The idea of independent living in an upscale development with lots of fun facilities, people of a similar age to socialise with, and access to support if you need it, has strong appeal. And it seems that many people agree.
A recent study by ProMatura International and ARCO (the Associated Retirement Community Operators) has shown that people who live in dedicated retirement communities have healthier, more active, more social, more secure and happier lives.
Nearly 4,000 people, made up from a mix of current residents of retirement villages and older people who were considering a move to one, took part in the research. The main findings were that retirement village residents stay healthier for longer, are more active, are less lonely, have a greater sense of a safety net, feel more secure, enjoy life more, and enjoy more privacy compared to those who had not yet moved.
What is a retirement village?
Retirement villages combine high quality housing options for older people with tailored support services. They allow residents to rent or own a property and to maintain their privacy and independence, with the reassurance of 24-hour on-site staff, communal facilities, and optional care and support as needed. There are nearly 25,000 retirement villages dotted around the UK.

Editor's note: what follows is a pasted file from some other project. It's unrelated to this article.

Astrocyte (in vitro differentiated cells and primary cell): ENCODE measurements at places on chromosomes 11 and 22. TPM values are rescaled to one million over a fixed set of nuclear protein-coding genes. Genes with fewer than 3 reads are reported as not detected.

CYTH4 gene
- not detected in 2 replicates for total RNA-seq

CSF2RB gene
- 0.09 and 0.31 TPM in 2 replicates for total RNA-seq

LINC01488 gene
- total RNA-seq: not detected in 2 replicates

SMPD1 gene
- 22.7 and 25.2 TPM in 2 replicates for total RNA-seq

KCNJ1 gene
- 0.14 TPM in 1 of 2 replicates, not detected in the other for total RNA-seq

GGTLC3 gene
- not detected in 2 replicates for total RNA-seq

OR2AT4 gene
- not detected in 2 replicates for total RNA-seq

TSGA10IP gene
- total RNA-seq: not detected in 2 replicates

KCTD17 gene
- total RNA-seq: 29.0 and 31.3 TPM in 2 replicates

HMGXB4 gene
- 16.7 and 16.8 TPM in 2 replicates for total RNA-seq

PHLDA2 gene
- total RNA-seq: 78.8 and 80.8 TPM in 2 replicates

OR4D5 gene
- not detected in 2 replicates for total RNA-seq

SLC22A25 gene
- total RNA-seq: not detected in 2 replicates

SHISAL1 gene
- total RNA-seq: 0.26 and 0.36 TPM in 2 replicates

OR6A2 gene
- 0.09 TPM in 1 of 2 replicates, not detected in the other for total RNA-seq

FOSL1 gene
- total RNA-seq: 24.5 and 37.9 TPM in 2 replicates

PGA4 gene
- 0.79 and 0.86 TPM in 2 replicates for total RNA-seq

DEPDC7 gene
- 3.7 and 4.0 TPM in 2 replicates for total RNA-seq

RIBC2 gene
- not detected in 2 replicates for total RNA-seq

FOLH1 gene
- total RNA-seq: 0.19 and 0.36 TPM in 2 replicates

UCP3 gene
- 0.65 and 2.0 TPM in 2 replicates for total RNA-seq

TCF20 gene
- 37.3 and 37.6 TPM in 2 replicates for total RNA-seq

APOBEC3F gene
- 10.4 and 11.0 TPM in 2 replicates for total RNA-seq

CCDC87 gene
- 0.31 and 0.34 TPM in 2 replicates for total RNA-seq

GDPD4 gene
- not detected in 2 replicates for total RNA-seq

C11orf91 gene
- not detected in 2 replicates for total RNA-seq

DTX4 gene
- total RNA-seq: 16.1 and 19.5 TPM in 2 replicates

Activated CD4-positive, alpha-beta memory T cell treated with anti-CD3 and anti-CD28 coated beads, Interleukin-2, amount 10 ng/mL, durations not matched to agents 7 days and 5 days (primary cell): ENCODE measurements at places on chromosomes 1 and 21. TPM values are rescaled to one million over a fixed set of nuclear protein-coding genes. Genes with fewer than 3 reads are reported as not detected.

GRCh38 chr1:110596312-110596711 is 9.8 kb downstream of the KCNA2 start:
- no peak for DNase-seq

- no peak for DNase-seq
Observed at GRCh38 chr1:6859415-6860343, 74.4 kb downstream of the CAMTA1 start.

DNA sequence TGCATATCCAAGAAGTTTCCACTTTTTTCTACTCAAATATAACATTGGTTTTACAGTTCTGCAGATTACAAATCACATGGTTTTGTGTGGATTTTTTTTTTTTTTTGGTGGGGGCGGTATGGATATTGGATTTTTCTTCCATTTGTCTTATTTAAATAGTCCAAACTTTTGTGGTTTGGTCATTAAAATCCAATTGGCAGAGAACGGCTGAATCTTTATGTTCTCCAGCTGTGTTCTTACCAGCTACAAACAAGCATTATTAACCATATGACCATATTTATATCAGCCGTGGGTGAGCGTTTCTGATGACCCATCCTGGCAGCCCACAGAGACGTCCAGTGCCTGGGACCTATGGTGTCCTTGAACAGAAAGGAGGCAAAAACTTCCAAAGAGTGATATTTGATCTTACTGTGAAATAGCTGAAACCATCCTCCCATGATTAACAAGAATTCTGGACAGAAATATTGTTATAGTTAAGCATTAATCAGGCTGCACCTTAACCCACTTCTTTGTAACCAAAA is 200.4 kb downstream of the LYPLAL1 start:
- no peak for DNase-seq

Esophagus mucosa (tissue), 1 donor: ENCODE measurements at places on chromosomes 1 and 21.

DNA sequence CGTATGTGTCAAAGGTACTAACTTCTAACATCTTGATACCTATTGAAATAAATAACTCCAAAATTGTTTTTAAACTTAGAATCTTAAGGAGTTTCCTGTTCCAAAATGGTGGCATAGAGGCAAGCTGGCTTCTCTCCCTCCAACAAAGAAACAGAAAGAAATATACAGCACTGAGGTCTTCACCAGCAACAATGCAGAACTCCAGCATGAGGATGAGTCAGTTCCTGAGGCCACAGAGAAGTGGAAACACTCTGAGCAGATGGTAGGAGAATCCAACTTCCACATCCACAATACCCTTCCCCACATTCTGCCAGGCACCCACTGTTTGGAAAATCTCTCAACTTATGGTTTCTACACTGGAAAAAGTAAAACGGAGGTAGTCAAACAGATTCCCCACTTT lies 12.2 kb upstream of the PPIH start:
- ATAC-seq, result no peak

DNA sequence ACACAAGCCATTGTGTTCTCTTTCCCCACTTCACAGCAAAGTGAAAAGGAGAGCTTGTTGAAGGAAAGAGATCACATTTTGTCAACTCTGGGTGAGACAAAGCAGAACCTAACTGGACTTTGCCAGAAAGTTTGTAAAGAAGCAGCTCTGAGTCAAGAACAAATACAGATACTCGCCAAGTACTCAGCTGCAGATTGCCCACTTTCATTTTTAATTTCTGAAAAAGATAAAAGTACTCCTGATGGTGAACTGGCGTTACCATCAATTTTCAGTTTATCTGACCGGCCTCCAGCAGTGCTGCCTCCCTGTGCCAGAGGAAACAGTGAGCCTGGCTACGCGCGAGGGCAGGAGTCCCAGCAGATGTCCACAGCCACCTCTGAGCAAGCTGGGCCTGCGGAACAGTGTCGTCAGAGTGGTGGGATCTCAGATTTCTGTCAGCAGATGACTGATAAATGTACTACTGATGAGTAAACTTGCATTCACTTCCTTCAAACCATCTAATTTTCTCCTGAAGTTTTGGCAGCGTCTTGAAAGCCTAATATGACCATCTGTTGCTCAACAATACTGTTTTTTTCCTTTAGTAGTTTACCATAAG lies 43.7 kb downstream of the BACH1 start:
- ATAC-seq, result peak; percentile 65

Most retirement villages promote a luxury lifestyle, offering a variety of leisure facilities, such as swimming pools, restaurants and bars, plus the opportunity to enjoy social activities within a community of people of a similar age.
Who can live in a retirement village?
Despite its name, you do not have to be retired to live in a retirement village. You can be working and still qualify purely on the basis of your age. It can vary from one local council to another, but generally you need to be over 55 or 60. If you are part of a couple, often just one of you needs to be this age but do check the retirement village’s own regulations.
So if you’re considering retirement village living, here are a few things to think about:
- What are the financial considerations? For example, are the village properties offered on a leasehold or rental basis? What’s included in the service or maintenance charges?
- How is the village managed? For example, how are the communal areas, grounds and properties maintained? Does the village have a member of staff on site 24 hours a day?
- Try to visit as many as you can so you get a good sense of the community and what’s on offer
- Get as much information as possible when you visit, so take along a checklist of key questions to ask
It’s a very good idea to talk to your financial adviser well in advance of making any decisions like this, so you can explore the costs and benefits with the help of an independent expert. Your IFA can also help you in many other areas of retirement planning.
About the Author: Helen Say is a freelance copywriter and blogger www.cblservices.co.uk